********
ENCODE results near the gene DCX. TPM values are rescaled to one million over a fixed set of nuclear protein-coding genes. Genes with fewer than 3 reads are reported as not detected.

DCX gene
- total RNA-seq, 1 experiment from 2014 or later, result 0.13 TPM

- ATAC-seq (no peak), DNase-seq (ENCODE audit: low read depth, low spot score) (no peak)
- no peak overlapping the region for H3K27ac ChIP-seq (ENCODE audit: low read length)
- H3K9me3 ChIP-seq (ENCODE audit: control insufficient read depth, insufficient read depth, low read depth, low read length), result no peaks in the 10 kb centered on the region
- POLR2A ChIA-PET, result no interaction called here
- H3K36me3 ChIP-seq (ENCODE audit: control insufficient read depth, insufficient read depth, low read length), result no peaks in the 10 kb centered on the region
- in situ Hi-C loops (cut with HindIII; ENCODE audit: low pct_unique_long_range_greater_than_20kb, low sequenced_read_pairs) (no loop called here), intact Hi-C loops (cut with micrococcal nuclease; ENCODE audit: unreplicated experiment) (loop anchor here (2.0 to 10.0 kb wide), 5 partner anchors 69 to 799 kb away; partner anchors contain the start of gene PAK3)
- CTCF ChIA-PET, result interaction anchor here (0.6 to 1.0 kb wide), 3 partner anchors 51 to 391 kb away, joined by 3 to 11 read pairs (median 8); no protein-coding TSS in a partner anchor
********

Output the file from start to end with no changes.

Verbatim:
ENCODE results near the gene DCX. TPM values are rescaled to one million over a fixed set of nuclear protein-coding genes. Genes with fewer than 3 reads are reported as not detected.

DCX gene
- total RNA-seq, 1 experiment from 2014 or later, result 0.13 TPM

- ATAC-seq (no peak), DNase-seq (ENCODE audit: low read depth, low spot score) (no peak)
- no peak overlapping the region for H3K27ac ChIP-seq (ENCODE audit: low read length)
- H3K9me3 ChIP-seq (ENCODE audit: control insufficient read depth, insufficient read depth, low read depth, low read length), result no peaks in the 10 kb centered on the region
- POLR2A ChIA-PET, result no interaction called here
- H3K36me3 ChIP-seq (ENCODE audit: control insufficient read depth, insufficient read depth, low read length), result no peaks in the 10 kb centered on the region
- in situ Hi-C loops (cut with HindIII; ENCODE audit: low pct_unique_long_range_greater_than_20kb, low sequenced_read_pairs) (no loop called here), intact Hi-C loops (cut with micrococcal nuclease; ENCODE audit: unreplicated experiment) (loop anchor here (2.0 to 10.0 kb wide), 5 partner anchors 69 to 799 kb away; partner anchors contain the start of gene PAK3)
- CTCF ChIA-PET, result interaction anchor here (0.6 to 1.0 kb wide), 3 partner anchors 51 to 391 kb away, joined by 3 to 11 read pairs (median 8); no protein-coding TSS in a partner anchor